Mining at Pearl
I once asked chef Thomas Keller of French Laundry fame to explain his small-portion, intense-flavor concept. “The law of diminishing returns is important to us,” he said. “We don’t want to give someone so much of something that they get palate fatigue. The key is to give someone just enough that the flavor is profound.” Gorge on even the most delicious item and you get to a point when you say “enough.” But have the experience end just as you think “I could eat this forever,” and you’re left with a craving that can turn obsessive.
A recent food experience I shared with a friend got me thinking about this. After a couple of glasses of wine at the bar at Pearl in Rockridge, we were peckish and each ordered a small plate, plus one to share: the walnut leaf wrapped Tuscan pecorino with truffled anchovies, marinated olives and toasted walnuts ($9). We glanced at one another disappointed when it arrived, thinking it rather unassuming compared to the grand Thai ceviche and some of the other stylish presentations.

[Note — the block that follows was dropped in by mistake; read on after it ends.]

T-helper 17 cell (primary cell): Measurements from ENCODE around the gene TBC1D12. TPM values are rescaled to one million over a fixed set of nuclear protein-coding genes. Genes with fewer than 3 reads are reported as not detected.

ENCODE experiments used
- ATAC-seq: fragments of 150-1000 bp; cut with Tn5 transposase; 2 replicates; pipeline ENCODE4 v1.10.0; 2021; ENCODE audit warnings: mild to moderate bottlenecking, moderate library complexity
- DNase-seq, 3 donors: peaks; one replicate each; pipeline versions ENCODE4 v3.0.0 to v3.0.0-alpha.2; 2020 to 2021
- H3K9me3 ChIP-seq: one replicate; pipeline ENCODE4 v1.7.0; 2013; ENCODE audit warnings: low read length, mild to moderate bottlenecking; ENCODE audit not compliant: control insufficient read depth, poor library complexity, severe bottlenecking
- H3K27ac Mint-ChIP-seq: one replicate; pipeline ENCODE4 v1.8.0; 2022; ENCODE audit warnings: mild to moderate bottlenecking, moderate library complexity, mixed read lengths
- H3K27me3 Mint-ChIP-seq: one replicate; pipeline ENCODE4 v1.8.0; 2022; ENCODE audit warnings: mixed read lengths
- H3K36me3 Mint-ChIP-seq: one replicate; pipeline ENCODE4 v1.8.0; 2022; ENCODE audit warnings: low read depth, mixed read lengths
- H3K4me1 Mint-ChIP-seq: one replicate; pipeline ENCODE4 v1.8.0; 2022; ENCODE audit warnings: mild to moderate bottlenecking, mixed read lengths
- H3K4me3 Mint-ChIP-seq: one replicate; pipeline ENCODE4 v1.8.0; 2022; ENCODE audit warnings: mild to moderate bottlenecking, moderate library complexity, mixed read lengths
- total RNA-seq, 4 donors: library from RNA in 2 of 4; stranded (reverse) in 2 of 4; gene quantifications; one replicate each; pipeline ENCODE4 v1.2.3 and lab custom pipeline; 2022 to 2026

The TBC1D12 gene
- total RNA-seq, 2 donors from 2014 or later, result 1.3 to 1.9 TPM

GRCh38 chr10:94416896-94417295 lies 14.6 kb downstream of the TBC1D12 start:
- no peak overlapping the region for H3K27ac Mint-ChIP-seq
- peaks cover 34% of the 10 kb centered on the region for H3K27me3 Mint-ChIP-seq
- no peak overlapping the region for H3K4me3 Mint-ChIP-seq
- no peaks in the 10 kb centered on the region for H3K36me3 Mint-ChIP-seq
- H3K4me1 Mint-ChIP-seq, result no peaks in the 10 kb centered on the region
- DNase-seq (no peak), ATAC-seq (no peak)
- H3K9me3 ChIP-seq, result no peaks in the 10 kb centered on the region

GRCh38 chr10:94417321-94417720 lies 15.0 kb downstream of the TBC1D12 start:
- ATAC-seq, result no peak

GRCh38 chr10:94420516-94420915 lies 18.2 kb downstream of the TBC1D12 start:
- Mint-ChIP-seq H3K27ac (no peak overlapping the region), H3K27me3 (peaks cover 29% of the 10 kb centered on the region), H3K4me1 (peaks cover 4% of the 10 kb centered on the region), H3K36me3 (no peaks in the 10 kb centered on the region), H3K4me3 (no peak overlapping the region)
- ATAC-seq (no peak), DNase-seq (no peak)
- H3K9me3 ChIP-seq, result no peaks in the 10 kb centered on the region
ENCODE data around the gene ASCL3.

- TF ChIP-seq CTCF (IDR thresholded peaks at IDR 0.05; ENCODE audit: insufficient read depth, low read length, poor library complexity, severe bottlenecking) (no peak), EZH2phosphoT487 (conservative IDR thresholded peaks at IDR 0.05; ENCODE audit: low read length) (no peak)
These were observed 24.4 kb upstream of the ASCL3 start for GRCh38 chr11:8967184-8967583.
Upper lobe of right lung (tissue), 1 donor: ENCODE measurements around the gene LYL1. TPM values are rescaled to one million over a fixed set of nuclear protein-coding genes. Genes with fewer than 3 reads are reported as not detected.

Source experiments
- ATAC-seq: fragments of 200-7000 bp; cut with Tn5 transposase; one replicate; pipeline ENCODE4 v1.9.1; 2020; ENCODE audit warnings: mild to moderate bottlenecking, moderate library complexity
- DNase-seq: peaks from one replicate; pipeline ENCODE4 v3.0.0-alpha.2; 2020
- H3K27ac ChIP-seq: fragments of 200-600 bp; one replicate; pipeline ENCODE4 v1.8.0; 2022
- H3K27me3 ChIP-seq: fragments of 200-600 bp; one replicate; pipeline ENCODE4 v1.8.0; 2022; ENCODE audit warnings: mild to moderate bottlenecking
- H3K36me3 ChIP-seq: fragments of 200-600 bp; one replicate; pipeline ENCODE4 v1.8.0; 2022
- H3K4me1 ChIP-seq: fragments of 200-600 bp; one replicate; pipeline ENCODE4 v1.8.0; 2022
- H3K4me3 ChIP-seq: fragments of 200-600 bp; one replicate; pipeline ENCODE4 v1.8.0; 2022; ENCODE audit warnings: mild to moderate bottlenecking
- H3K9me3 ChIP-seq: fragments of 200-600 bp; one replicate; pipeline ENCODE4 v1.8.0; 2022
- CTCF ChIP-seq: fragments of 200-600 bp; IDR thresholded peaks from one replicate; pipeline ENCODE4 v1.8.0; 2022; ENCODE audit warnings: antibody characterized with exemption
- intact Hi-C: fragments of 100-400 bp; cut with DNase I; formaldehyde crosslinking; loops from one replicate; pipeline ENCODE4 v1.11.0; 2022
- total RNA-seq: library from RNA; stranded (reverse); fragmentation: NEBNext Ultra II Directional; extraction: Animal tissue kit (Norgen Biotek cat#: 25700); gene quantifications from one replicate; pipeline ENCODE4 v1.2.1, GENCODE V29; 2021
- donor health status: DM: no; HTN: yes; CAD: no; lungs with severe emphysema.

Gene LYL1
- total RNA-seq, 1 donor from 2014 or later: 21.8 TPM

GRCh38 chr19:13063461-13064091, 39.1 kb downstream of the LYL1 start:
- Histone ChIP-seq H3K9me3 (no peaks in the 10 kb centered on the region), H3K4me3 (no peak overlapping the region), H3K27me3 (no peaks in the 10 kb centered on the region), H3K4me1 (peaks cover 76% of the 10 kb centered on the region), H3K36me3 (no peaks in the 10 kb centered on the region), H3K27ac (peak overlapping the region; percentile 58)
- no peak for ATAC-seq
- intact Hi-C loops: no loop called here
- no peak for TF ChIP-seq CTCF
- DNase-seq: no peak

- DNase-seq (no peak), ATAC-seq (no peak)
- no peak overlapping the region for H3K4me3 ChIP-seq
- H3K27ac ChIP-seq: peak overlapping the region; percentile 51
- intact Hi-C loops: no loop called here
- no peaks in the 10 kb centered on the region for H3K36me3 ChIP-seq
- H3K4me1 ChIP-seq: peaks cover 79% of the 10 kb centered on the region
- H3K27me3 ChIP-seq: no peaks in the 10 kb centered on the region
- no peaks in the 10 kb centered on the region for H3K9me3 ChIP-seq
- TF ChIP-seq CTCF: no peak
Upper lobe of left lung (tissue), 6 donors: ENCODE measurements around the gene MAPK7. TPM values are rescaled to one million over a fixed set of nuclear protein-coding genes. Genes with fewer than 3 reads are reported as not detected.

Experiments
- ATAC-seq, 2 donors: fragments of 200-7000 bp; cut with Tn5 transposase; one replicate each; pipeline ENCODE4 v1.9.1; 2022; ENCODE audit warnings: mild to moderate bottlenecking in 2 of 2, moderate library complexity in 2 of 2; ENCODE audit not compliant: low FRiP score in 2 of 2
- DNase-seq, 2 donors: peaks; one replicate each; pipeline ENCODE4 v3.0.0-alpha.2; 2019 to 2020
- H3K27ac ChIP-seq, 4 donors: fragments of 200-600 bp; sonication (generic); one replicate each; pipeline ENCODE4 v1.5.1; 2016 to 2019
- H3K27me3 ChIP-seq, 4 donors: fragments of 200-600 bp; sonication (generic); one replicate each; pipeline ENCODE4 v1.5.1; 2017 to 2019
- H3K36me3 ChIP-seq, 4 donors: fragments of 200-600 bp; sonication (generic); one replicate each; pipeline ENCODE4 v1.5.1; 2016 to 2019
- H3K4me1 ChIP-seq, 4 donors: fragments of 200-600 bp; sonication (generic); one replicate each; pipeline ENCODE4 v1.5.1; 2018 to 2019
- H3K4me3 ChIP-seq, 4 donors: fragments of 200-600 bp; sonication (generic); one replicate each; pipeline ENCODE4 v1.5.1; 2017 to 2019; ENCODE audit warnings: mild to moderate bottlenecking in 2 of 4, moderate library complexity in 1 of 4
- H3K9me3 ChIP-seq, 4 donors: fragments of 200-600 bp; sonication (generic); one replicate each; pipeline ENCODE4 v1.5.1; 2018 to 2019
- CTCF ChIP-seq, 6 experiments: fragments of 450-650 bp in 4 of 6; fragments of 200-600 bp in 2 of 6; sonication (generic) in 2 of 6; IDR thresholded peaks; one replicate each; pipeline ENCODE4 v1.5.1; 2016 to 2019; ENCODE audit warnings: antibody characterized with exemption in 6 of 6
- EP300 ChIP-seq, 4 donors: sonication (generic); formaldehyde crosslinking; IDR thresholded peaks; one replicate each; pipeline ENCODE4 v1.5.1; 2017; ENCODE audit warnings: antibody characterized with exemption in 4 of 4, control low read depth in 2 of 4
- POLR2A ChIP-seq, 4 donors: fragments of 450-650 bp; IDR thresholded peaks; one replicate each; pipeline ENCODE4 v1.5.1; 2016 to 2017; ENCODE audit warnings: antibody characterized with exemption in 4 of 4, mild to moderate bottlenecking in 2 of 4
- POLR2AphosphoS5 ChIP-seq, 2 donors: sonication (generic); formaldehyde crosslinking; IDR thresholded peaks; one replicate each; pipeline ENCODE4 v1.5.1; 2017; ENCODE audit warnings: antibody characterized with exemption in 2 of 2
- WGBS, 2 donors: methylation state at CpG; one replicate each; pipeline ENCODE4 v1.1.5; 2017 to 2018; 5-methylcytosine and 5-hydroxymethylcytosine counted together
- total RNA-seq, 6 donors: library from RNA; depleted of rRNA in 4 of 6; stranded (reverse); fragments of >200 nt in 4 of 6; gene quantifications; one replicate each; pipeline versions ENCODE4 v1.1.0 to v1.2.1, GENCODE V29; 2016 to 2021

But we set to work on our percorino plate. I took a small forkful and so did she—and we were instantly stunned into silence. As we devoured it in tiny tastes not wanting the experience to end—the unmistakable pungent deliciousness of the truffle infusing the cheese, the olives, the anchovies, the walnuts—our conversation became a series of appreciative m-m-m-ms.
Next day she got us each a bottle of truffle oil from Ferrari Foods, and we both tried to recreate the dish at home. Maybe our pecorino, bought from Trader Joe’s, was from the wrong part of Tuscany. Maybe we used the wrong olives, or, perhaps, there is a unique way to truffle anchovies. Ours was good—but Pearl’s sublime pecorino plate has become our monthly excuse for a date.
Pearl, 5634 College Ave., (510) 654-5426, is open 5:30 p.m. to 9 p.m. Sunday through Thursday and 5:30 p.m. to 11 p.m. Friday and Saturday.